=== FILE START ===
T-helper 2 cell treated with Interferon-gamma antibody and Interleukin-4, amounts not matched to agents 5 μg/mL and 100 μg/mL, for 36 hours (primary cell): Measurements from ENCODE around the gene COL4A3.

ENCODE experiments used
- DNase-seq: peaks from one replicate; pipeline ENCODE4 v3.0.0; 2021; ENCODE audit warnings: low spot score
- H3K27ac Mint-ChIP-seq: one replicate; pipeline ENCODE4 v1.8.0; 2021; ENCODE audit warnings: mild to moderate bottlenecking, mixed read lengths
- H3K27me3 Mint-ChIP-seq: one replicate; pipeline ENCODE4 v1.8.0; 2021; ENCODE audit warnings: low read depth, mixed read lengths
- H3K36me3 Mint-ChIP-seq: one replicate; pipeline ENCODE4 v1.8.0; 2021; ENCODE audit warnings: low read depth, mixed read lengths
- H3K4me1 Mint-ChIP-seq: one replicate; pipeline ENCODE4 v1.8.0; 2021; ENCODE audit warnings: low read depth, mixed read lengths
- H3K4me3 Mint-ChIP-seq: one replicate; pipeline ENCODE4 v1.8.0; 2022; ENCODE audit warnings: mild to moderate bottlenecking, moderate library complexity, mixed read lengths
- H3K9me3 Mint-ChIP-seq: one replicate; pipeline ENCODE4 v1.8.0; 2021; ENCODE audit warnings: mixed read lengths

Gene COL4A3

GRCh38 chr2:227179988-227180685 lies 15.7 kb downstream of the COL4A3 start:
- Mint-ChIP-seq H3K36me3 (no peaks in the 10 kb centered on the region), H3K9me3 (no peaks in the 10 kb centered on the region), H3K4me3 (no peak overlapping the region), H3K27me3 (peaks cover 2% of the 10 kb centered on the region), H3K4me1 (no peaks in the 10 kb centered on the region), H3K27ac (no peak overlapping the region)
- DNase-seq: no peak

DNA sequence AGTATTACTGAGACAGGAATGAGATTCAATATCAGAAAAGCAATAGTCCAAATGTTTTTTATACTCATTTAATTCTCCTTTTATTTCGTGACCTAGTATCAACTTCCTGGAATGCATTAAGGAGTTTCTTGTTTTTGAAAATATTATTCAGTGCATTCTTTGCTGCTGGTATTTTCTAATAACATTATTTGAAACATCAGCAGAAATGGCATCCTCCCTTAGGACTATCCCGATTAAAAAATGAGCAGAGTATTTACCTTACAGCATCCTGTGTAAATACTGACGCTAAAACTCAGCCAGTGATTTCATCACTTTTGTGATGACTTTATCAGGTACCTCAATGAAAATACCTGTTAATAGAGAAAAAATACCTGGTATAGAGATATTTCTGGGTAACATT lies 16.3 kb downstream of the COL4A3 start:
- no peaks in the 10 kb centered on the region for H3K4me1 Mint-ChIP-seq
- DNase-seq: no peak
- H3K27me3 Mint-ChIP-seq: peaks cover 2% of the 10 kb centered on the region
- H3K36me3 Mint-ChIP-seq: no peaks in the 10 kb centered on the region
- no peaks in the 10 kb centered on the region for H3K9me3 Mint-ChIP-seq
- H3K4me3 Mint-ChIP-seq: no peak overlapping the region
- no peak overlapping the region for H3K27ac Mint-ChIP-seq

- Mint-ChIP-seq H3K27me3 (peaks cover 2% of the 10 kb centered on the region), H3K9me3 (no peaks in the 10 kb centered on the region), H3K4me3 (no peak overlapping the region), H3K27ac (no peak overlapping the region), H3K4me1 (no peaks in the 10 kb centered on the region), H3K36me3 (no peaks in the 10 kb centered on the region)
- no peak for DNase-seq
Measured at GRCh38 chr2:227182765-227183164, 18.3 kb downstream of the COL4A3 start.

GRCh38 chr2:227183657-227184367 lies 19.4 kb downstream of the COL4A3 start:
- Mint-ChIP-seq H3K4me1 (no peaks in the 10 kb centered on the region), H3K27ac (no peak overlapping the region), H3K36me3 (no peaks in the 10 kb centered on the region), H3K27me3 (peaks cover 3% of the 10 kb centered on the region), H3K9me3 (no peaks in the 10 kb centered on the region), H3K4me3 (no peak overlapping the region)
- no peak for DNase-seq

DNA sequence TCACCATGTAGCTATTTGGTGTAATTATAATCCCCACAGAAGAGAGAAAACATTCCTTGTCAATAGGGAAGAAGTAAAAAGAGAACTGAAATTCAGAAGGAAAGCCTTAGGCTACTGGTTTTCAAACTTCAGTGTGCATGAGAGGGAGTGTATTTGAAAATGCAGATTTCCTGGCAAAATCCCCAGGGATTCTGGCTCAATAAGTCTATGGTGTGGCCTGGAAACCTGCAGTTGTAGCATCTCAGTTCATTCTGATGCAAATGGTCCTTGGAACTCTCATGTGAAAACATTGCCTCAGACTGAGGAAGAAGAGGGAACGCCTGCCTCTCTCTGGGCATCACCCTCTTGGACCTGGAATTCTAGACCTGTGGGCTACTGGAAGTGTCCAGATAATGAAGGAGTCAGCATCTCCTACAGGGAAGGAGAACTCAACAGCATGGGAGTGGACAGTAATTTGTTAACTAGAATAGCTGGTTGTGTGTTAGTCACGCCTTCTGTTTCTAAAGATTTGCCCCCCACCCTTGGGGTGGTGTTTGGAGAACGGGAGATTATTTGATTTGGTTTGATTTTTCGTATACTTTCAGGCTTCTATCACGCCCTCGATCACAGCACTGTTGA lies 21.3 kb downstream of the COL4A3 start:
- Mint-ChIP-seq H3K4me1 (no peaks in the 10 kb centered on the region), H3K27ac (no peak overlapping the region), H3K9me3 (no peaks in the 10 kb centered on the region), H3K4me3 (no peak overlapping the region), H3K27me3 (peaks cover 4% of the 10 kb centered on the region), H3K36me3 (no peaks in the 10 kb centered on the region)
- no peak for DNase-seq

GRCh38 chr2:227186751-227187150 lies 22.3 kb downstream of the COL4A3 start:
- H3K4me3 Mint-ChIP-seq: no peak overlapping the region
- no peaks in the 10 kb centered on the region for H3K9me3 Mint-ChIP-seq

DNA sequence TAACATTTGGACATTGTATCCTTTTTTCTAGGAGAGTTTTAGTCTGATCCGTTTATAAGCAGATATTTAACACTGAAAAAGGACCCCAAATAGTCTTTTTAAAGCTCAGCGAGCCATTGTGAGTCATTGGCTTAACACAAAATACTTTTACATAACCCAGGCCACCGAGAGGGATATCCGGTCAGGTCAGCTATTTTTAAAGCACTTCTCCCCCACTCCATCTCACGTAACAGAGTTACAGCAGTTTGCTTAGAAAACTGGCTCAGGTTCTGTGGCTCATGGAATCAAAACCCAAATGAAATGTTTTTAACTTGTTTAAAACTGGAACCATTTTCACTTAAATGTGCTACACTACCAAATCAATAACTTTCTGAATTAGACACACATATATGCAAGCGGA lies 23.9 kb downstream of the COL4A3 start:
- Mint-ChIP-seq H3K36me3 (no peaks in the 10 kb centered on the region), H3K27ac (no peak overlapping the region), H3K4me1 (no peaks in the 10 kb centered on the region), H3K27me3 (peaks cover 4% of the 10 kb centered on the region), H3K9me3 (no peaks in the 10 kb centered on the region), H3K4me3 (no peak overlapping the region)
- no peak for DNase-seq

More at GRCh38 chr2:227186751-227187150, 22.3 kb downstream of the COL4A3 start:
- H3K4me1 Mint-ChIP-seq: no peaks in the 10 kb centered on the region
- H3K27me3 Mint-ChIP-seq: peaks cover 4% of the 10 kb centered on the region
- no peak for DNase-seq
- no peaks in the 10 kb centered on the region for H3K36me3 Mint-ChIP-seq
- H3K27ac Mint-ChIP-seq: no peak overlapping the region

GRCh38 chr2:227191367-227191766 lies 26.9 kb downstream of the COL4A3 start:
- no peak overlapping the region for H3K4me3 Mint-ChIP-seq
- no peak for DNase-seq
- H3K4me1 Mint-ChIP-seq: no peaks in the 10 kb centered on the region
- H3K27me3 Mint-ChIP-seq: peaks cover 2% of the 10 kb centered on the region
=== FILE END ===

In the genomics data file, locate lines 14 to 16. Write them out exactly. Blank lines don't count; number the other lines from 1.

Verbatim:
DNA sequence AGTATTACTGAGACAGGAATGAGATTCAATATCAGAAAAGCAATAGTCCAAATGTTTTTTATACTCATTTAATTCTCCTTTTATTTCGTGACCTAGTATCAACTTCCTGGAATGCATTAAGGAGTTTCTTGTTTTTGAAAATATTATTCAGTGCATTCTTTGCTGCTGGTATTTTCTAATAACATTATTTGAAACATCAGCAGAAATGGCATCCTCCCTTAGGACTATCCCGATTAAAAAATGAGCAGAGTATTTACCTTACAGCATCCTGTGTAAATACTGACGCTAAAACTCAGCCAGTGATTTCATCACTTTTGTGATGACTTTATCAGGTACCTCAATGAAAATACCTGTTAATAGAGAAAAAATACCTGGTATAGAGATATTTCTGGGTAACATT lies 16.3 kb downstream of the COL4A3 start:
- no peaks in the 10 kb centered on the region for H3K4me1 Mint-ChIP-seq
- DNase-seq: no peak